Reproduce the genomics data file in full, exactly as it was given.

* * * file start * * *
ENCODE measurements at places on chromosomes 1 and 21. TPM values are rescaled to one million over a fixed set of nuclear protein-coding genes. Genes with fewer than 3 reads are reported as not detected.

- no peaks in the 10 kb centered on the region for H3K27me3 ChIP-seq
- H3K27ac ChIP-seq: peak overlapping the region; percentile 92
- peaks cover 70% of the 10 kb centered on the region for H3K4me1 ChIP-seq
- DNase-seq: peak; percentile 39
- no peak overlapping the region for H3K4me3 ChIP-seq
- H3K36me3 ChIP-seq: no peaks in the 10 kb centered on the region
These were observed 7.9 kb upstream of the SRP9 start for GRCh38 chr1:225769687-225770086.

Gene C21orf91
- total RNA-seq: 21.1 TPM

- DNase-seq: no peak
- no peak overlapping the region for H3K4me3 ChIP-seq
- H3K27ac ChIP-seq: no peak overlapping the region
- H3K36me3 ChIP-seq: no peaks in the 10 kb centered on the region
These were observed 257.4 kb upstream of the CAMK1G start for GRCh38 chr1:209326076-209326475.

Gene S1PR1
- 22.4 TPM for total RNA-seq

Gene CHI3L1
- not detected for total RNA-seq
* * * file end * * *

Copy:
ENCODE measurements at places on chromosomes 1 and 21. TPM values are rescaled to one million over a fixed set of nuclear protein-coding genes. Genes with fewer than 3 reads are reported as not detected.

- no peaks in the 10 kb centered on the region for H3K27me3 ChIP-seq
- H3K27ac ChIP-seq: peak overlapping the region; percentile 92
- peaks cover 70% of the 10 kb centered on the region for H3K4me1 ChIP-seq
- DNase-seq: peak; percentile 39
- no peak overlapping the region for H3K4me3 ChIP-seq
- H3K36me3 ChIP-seq: no peaks in the 10 kb centered on the region
These were observed 7.9 kb upstream of the SRP9 start for GRCh38 chr1:225769687-225770086.

Gene C21orf91
- total RNA-seq: 21.1 TPM

- DNase-seq: no peak
- no peak overlapping the region for H3K4me3 ChIP-seq
- H3K27ac ChIP-seq: no peak overlapping the region
- H3K36me3 ChIP-seq: no peaks in the 10 kb centered on the region
These were observed 257.4 kb upstream of the CAMK1G start for GRCh38 chr1:209326076-209326475.

Gene S1PR1
- 22.4 TPM for total RNA-seq

Gene CHI3L1
- not detected for total RNA-seq